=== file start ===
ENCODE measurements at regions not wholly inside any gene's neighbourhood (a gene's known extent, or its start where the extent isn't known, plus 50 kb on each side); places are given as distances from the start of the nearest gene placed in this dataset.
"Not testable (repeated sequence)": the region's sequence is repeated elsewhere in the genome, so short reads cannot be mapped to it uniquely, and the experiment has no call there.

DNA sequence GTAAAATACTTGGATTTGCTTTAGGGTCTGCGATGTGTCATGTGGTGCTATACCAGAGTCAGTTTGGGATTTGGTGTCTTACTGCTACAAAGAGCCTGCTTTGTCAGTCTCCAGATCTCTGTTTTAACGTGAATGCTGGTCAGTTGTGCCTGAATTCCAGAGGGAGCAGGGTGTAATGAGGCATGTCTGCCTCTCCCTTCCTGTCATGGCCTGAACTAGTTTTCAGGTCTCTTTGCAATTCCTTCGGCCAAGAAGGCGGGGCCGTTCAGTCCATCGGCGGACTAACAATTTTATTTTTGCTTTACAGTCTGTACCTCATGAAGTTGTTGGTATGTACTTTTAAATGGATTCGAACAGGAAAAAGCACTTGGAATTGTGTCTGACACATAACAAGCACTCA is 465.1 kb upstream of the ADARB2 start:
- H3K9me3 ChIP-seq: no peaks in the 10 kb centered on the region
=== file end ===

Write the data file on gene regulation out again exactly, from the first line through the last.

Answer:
ENCODE measurements at regions not wholly inside any gene's neighbourhood (a gene's known extent, or its start where the extent isn't known, plus 50 kb on each side); places are given as distances from the start of the nearest gene placed in this dataset.
"Not testable (repeated sequence)": the region's sequence is repeated elsewhere in the genome, so short reads cannot be mapped to it uniquely, and the experiment has no call there.

DNA sequence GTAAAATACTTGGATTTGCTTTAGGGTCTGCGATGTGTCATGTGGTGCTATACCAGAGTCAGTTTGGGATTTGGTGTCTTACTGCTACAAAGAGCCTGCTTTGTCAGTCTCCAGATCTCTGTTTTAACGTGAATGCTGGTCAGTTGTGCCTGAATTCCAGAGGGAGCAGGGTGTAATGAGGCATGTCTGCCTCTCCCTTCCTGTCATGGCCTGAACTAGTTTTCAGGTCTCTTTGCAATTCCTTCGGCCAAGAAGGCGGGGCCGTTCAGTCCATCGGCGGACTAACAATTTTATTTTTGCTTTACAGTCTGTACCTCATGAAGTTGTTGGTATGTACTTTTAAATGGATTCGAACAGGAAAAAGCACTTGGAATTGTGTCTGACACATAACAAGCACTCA is 465.1 kb upstream of the ADARB2 start:
- H3K9me3 ChIP-seq: no peaks in the 10 kb centered on the region